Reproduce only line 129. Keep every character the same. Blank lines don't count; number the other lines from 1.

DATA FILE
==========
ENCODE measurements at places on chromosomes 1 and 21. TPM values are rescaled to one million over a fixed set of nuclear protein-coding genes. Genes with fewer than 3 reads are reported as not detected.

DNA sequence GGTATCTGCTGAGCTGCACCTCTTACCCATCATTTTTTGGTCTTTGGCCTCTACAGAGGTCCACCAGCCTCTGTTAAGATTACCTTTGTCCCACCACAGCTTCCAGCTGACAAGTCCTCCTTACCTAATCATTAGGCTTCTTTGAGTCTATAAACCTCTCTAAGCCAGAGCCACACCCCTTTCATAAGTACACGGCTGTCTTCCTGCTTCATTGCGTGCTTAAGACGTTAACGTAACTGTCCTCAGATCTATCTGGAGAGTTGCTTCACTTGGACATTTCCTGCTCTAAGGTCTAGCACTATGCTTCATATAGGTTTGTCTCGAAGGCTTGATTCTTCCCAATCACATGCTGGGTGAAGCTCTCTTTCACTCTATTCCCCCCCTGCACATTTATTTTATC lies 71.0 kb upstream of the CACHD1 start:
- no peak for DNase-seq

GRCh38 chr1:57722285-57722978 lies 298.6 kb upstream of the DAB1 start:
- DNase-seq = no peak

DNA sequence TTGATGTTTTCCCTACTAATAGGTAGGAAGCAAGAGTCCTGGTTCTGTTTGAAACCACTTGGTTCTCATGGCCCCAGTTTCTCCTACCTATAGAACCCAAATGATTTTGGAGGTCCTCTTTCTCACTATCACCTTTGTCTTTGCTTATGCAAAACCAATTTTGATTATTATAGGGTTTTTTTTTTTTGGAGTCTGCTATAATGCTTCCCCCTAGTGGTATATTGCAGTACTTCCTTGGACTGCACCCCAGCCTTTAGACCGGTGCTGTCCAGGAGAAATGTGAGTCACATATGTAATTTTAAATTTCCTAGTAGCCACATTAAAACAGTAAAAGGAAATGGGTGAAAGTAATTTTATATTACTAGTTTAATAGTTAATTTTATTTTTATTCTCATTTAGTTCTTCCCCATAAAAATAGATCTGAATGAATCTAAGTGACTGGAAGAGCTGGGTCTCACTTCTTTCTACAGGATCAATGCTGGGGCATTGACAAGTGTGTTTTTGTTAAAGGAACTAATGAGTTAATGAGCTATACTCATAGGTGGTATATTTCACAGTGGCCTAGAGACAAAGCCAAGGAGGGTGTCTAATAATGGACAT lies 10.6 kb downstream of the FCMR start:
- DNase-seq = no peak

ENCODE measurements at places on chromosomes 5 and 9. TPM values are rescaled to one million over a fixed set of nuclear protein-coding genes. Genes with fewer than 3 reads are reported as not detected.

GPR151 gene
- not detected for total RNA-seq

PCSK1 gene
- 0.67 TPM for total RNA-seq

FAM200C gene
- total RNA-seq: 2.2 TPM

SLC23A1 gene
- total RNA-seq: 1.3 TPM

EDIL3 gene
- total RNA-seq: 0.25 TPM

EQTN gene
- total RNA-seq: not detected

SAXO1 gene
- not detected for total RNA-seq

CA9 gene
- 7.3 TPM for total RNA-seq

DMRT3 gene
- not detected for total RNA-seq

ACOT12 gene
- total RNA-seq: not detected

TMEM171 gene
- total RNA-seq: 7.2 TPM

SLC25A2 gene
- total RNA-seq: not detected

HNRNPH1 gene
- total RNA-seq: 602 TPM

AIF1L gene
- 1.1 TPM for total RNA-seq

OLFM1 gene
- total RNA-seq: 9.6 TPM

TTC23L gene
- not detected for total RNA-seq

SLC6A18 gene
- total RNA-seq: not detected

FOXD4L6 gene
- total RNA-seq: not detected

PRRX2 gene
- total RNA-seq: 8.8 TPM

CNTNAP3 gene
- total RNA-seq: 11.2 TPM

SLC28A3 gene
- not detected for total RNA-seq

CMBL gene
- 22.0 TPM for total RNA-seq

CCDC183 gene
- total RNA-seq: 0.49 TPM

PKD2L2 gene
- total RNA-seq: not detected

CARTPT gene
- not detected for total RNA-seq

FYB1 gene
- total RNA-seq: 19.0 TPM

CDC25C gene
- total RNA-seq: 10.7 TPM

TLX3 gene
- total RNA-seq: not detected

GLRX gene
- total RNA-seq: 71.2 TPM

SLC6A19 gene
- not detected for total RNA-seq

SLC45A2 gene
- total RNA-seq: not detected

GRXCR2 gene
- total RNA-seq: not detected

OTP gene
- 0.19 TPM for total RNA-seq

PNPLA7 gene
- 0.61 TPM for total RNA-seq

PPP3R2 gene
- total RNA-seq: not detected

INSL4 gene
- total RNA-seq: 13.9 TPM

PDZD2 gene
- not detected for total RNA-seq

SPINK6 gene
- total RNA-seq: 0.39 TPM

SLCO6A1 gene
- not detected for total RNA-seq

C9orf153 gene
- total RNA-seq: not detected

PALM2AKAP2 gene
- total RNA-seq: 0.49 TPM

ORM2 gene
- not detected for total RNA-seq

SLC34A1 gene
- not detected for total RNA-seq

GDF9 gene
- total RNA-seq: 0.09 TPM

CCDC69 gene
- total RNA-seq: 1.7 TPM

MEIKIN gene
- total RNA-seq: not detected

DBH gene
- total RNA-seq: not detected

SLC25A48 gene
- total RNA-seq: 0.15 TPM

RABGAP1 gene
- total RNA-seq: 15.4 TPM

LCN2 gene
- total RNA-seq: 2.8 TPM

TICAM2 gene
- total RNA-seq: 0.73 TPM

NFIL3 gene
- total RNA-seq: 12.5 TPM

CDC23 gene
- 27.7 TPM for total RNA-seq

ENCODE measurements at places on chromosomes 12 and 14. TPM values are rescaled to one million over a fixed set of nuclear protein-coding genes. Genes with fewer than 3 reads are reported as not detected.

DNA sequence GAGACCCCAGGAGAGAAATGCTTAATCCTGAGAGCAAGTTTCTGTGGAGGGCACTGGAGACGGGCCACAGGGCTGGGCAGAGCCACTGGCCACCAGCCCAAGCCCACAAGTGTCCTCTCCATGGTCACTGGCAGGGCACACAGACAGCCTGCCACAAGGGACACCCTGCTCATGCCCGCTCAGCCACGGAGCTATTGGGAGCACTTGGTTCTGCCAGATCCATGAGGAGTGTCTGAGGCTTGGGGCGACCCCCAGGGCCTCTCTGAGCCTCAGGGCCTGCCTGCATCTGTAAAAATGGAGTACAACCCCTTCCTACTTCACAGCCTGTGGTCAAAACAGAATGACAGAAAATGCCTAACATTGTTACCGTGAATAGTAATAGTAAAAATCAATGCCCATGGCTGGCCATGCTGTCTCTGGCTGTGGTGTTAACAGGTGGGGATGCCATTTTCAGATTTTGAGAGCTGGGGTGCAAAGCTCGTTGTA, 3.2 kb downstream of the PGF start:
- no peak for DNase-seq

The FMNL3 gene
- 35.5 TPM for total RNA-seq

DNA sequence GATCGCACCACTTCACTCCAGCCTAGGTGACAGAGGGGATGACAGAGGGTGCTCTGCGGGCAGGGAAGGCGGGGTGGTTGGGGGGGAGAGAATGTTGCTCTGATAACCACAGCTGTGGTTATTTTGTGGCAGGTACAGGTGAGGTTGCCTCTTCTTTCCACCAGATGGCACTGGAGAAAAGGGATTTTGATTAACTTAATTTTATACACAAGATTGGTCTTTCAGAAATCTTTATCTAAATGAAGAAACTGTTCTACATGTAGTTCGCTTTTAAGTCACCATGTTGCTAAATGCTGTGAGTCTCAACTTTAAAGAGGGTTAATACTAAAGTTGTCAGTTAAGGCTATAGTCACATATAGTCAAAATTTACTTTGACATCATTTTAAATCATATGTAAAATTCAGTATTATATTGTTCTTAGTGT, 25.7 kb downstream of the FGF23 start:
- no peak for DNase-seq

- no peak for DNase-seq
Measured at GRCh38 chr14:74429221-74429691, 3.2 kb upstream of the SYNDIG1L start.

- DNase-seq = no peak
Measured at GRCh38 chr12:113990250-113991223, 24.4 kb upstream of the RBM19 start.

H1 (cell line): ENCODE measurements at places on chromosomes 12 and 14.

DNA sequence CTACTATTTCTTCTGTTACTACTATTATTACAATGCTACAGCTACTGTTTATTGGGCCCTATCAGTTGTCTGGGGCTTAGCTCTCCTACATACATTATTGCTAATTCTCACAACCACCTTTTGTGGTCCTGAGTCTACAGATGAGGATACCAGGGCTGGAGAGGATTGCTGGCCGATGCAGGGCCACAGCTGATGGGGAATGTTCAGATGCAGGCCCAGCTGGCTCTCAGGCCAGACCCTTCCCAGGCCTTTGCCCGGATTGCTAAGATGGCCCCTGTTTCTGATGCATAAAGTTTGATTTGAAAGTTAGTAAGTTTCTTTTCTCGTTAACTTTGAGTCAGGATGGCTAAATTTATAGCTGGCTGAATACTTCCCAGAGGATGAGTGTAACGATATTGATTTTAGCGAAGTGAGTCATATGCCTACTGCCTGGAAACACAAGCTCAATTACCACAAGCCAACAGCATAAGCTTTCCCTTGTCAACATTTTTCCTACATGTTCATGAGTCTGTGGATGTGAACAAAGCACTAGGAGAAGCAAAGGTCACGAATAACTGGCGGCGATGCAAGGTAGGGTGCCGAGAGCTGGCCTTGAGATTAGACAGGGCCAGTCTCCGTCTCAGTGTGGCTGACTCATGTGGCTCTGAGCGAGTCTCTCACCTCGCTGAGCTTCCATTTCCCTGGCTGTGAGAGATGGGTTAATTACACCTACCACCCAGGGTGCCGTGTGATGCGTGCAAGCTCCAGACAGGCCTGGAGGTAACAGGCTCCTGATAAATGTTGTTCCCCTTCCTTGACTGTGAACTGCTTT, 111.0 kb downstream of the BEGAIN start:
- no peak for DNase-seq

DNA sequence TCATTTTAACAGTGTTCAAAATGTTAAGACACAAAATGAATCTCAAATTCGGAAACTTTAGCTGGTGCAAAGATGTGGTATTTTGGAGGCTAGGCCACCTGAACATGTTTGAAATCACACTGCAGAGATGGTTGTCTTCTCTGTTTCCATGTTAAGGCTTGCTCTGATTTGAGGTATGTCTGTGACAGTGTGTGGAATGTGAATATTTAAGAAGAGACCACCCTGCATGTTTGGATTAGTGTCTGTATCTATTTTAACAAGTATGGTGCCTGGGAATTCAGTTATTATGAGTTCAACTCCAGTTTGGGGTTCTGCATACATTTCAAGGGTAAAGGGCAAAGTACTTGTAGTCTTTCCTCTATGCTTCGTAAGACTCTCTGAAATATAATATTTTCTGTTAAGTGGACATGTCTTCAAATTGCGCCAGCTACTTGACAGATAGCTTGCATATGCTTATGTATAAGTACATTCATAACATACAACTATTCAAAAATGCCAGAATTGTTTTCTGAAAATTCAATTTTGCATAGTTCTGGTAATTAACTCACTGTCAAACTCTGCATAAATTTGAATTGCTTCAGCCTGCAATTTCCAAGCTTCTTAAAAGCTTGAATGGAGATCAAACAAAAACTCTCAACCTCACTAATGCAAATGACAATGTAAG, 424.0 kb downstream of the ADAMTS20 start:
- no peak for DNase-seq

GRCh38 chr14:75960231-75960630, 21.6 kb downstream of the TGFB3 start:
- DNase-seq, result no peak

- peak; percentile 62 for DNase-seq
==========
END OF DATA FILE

DNA sequence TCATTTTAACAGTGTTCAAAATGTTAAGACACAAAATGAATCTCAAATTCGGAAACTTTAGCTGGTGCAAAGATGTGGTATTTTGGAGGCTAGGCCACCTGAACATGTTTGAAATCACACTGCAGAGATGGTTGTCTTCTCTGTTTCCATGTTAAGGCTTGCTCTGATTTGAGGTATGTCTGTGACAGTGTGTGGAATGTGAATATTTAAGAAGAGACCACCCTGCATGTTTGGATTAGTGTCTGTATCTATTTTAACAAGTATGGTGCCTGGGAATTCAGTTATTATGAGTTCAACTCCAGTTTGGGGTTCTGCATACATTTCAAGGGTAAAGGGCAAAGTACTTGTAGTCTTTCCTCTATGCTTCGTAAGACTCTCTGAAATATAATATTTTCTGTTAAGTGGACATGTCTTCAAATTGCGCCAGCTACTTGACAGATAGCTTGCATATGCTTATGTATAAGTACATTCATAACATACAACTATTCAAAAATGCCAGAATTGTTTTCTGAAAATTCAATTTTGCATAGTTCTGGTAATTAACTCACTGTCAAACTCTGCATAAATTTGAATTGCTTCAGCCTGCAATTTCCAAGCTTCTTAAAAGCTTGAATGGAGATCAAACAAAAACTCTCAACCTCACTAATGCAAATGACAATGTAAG, 424.0 kb downstream of the ADAMTS20 start: